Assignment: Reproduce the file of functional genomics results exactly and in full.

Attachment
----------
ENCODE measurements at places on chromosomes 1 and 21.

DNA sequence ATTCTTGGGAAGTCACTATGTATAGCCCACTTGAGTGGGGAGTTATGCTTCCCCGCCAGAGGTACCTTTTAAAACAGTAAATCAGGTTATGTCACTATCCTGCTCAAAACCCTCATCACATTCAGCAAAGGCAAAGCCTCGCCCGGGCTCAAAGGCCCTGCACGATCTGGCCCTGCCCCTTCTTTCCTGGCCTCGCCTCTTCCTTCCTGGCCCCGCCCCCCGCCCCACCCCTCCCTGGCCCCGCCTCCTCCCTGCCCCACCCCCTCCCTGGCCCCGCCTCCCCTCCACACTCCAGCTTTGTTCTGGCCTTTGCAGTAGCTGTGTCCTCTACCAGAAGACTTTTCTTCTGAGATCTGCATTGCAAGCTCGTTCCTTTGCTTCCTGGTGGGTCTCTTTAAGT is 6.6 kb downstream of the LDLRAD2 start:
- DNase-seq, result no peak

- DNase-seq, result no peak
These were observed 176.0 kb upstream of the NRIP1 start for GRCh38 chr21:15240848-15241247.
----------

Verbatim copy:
ENCODE measurements at places on chromosomes 1 and 21.

DNA sequence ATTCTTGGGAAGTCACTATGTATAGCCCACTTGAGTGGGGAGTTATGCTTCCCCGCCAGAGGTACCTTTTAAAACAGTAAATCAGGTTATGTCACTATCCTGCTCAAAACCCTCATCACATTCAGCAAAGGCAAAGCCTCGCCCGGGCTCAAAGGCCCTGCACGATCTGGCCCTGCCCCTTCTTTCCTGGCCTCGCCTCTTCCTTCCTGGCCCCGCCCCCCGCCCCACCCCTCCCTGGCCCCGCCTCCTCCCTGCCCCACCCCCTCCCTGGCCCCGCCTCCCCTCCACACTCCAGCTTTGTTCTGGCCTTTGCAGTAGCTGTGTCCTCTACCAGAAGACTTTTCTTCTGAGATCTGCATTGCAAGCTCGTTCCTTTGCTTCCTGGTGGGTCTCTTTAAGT is 6.6 kb downstream of the LDLRAD2 start:
- DNase-seq, result no peak

- DNase-seq, result no peak
These were observed 176.0 kb upstream of the NRIP1 start for GRCh38 chr21:15240848-15241247.